The Accidental CIO

A collection of thoughts about business, digital, people, technology and all that stuff…

Please don’t let me be misunderstood

In this fast moving digital world there are even faster moving digital dangers that everyone needs to understand

When things go wrong, I seem to be bad.

But I’m just a soul whose intentions are good:

Oh Lord! Please don’t let me be misunderstood.

The blues classic, written for Nina Simone and made famous by the Animals, got me thinking about what one needs to understand and to what level.

In a recent article Ian Cox quite properly asserted that CIOs needed to know many things to be successful, but how to code wasn’t necessarily one of them. A reasonable perspective given the broad range of topics your typical CIO needs to understand. But in what, if anything, should a CIO be an expert?

Sure, it’s useful to know about coding and possibly recognise the good from the bad – but how much detail do you need to know? As Edmund Blackadder once said during his time as a butler, when asked by the Prince Regent about a machine called The Ravelling Nancy…

PR: What does it do?
EB: It ravels cotton, sir.
PR: What for?
EB: That I cannot say, sir. I am one of these people who are quite happy to wear cotton, but have no idea how it works.

Most CIOs have the breadth of knowledge and experience and have members of their teams who understand various levels of detail – few are expert at all levels of their operations.

Which might be fine until we have a week like this one when in the wake of the Talk Talk cyber attack, CEO Dido Harding visibly struggled under some very precise BBC questioning over the exact nature of the attack and the levels of data protection offered by her company. Should she have known her ‘SQL Injection’ from her ‘IRC-Worm’? More importantly, perhaps – would you? And does the fact that she didn’t make her any less effective as a CEO. A straw poll of CIOs suggested that most would have been equally flummoxed by the detail of the questions and would have reached for their trusty Security Architect or CISO.

What becomes very apparent is that in this fast moving digital world there are even faster moving digital dangers that everyone needs to understand. In a previous post I suggested that the days of C-Suite executives wearing their lack of IT knowledge as a badge of honour were over and the last week’s incidents only serve to amplify that fact.

I’m not saying you need to know every detail but there should be a minimum level of competence. If the BBC reporter was asking about the company’s financial performance, it would be inconceivable that a CEO wouldn’t understand their balance sheet sufficiently to handle the questions – so why not technology or indeed data security? Customers will rightly expect organisations to protect their information and it therefore behoves executives to have a certain level of security savvy and vocabulary.

Equally, I’m not saying they should know how to build or maintain a Ravelling Nancy but at least they should know that they own one, that it ravels the cotton and it’s responsible for the shirt on their back.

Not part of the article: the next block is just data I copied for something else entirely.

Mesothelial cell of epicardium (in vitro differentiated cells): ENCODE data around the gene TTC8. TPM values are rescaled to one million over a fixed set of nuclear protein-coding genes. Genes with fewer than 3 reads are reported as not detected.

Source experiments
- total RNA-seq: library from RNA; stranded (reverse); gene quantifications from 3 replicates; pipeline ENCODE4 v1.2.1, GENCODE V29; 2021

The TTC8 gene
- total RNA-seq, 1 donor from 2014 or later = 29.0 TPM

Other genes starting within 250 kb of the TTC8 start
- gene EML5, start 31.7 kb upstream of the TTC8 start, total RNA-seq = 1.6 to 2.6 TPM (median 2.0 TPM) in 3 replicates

Its not big, Its not clever

I can still hear the words from my schooldays as if it was only yesterday……. “Stop that right now Cohen!!!  It’s not big and it’s not clever!!! “

I can’t really remember what the “it” was, but the sentiment applies absolutely to all the hype around the so called “Big Data” debate….. and what a shame that something which is actually so important has become so embroiled in marketing hype (much the same as where the cloud computing debate was back in 09/10).  I’ve actually grown to hate the term “Big Data” now. For me, there is no “Big Data”, there’s just “data” – always was and always will be.

Now many of you will know that I’m a simple man and I try and think in simple terms and for me there is really only three categories when it comes to data:

  1. The stuff you have and you know where it is, but if only you knew a little more about it.
  2. The stuff you think you have, or believe you should have, but you’re not quite sure where it is.
  3. The stuff you know you don’t have, and may have not even thought about until now, but its stuff that might just be useful, if you only knew what it “did” and where to look.

The first two really should be easy with today’s search, retrieval and data management tools right ?? ….. and even without all that sophistication, if you just organize your own data more effectively, you’ll find more stuff. I mean; when all I owned was a filing cabinet, and the document I wanted was buried among a sea of unfilled papers, just thrown into the cabinet, did I have a big data problem?  I certainly had a big finding problem – but it was one that was quickly sorted by indexing and structure.  And as storage requirements have grown, so have the ‘retrieval’ technologies with increasingly sophisticated structured and unstructured search techniques.

But, its the last category which seems to be where the majority of the big data chatter” lives. This idea that if you analyze huge amounts of data you might just find out things that you wouldn’t have otherwise known. I’m not saying that doesn’t happen, because it clearly does. And certainly, there are a growing number of data sources where information about your brand, products or services could reside. However, I would argue that this is just an extension of looking for the things you already know about – or more importantly you should know about. Indeed, it would be good if some organisations just got to grips with the data they already have and know they already have. Surely it makes more sense to leverage and monetize the information you already have before  before moving on.